Experimental investigation of heat transfer on square pin fins.
In this study, we focus on thermal characteristics of pin fin arrays in a long and narrow rectangular channel that simulates a channel of fan-assisted, computer cooling heat sink. Generally, a heat sink possesses a large number of channels and the through-flow is generated by an external blower or suction fan. It is apparent that numerous micro pin fins positioned on the surfaces of the heat sink would increase heat transfer area dramatically and could readily enhance cooling capability. Totally, four different configurations of inline pin finned channels were fabricated by Wire Electro Discharge Machining on a thin copper plate. Heat transfer characteristics of such pin fin arrays at two different flow rates in an air-flow channel are documented. The data and conclusions based upon them provide further insight toward improved design of enhanced heat transfer in mini-channels for applications such as electronics cooling system.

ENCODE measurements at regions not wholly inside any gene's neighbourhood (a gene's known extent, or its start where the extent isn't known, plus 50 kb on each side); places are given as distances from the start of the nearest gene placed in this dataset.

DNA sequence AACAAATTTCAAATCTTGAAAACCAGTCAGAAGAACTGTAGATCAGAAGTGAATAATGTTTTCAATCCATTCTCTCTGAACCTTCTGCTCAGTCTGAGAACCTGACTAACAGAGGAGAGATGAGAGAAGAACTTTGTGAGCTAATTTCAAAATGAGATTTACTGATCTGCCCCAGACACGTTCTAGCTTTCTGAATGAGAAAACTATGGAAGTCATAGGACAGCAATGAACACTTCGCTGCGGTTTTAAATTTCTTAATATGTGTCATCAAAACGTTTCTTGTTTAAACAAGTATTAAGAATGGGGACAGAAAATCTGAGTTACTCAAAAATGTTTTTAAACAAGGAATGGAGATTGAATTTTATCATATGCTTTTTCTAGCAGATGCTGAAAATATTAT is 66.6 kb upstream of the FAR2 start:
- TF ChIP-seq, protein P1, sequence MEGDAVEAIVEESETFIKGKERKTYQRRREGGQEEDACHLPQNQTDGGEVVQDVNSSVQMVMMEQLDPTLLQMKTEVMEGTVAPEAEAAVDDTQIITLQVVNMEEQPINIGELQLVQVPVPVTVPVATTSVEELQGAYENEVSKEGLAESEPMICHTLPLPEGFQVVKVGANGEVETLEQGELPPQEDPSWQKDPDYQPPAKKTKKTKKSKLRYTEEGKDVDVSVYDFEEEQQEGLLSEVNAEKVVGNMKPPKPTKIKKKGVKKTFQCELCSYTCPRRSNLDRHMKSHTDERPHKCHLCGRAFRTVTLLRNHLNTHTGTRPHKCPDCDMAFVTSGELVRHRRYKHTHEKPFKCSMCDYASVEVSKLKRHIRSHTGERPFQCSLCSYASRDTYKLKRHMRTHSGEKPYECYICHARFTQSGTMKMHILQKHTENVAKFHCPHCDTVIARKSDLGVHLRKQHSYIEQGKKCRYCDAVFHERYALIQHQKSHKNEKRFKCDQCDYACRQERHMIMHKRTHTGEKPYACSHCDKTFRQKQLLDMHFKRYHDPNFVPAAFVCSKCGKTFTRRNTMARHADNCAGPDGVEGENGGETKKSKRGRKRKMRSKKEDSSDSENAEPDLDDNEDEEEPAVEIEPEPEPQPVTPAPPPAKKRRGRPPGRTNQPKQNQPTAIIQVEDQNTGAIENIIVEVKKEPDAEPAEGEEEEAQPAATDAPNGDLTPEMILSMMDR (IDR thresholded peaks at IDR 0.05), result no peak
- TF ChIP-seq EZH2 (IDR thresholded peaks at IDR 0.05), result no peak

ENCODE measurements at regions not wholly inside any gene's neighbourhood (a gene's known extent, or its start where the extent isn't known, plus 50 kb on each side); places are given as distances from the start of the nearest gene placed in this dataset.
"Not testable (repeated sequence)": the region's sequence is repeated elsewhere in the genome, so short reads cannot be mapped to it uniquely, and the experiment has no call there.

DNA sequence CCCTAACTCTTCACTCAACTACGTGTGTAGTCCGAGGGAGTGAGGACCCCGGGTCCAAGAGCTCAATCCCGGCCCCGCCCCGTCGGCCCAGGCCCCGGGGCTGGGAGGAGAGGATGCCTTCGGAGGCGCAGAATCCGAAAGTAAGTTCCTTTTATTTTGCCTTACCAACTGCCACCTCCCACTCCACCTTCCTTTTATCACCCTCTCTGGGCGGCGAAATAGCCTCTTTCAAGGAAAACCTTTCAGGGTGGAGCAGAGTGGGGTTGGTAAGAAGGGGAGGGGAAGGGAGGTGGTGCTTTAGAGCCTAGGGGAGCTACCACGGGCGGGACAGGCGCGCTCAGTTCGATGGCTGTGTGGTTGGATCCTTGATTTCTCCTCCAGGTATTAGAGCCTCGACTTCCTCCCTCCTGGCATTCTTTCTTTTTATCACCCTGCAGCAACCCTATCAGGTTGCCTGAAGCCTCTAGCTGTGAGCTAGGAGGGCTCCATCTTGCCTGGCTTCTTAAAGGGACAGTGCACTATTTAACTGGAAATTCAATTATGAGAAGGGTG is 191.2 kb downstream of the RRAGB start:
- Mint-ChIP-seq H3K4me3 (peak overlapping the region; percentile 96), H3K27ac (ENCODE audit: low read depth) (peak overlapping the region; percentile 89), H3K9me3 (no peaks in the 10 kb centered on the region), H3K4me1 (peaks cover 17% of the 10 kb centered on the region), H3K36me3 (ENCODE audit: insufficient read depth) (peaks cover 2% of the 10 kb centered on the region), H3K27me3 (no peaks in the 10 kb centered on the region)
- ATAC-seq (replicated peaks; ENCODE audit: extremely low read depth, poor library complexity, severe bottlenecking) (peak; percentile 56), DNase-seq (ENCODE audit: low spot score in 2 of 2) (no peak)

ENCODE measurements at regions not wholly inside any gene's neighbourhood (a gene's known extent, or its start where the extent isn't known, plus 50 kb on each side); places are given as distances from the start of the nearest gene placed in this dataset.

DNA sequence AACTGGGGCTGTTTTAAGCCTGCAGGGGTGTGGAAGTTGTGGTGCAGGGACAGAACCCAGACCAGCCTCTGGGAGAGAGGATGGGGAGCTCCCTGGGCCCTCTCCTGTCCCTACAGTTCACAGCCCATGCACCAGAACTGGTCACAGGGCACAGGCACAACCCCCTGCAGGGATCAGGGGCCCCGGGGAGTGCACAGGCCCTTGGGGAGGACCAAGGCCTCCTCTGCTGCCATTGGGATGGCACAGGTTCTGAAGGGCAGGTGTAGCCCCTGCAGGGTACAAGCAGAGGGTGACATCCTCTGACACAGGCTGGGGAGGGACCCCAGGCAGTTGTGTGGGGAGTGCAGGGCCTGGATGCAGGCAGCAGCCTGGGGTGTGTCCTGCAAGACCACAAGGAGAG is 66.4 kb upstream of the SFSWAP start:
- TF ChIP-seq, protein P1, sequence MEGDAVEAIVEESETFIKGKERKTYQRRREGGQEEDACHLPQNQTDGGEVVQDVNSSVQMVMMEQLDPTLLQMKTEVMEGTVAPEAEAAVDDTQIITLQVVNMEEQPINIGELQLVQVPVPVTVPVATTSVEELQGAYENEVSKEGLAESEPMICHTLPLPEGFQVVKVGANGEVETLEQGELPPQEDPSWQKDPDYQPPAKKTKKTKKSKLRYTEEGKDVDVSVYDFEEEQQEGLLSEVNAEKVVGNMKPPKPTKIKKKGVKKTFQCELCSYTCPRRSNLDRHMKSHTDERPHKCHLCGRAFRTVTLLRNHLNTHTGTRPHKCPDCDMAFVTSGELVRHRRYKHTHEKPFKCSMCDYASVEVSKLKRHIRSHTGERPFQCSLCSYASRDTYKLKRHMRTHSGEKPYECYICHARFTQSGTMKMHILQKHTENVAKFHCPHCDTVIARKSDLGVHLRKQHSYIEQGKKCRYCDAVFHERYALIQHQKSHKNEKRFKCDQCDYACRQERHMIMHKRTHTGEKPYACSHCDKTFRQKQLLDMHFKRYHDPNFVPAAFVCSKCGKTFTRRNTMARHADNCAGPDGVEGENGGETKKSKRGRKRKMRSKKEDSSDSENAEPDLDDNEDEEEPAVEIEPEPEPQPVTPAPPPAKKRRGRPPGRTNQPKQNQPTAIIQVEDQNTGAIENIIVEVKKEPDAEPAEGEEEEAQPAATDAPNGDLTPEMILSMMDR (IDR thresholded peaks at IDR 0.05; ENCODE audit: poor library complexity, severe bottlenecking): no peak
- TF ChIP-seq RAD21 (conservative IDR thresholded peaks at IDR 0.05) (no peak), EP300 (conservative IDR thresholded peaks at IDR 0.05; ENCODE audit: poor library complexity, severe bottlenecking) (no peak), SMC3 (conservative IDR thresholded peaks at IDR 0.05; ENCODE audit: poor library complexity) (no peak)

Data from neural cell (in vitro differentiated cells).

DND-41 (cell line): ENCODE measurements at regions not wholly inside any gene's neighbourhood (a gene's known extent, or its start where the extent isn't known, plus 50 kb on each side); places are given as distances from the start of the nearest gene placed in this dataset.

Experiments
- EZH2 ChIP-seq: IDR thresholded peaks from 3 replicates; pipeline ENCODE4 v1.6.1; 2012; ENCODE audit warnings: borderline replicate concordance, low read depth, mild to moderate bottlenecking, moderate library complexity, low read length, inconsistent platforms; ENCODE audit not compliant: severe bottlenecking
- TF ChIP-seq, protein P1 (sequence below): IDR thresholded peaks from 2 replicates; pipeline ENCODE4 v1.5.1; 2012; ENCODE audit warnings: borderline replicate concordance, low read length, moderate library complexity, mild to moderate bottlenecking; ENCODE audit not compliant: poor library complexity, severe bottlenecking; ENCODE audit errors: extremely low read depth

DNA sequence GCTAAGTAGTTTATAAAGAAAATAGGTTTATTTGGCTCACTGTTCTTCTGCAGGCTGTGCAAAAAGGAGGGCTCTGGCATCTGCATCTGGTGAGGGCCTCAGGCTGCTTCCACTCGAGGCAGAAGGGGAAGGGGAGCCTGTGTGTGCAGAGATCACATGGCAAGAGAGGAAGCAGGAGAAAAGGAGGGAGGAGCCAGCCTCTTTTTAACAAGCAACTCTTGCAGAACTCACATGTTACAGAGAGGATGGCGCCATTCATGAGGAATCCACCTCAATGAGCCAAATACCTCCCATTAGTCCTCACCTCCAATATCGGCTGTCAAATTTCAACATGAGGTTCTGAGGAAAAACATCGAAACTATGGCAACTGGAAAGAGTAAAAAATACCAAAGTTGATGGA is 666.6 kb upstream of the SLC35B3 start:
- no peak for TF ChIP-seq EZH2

Taiho yeom et al.  studied heat transfer and pressure drop of micro pin fin arrays in a rectangular channel. The copper micro pin fin arrays were fabricated using LIGA photolithography process. The maximum heat transfer enhancement of 79% is achieved with the arrays of micro pin fins of 250 pm length and 400 pm diameter. The main contribution to the enhancement is in fluid dynamics effects, rather than with the area increases. Sparrow et al.  compared the heat transfer between inline and staggered pin fin arrays and found that a staggered array provides higher heat transfer but induces a larger pressure drop compared to an inline array. O.N.Sara  presented the heat transfer and friction characteristics and performance analysis of convective heat transfer through a rectangular channel with square cross section pin fins attached over a flat surface. The experimental results showed that the use of square cross-section pin fins may lead to an advantage on the basis of heat transfer enhancement. Wan and Joshi  conducted parametric study considering diameter, height, spacing and Reynolds number on square and circular micro pin fins. The results showed that circular micro pin fins has better thermal performance with same pumping power.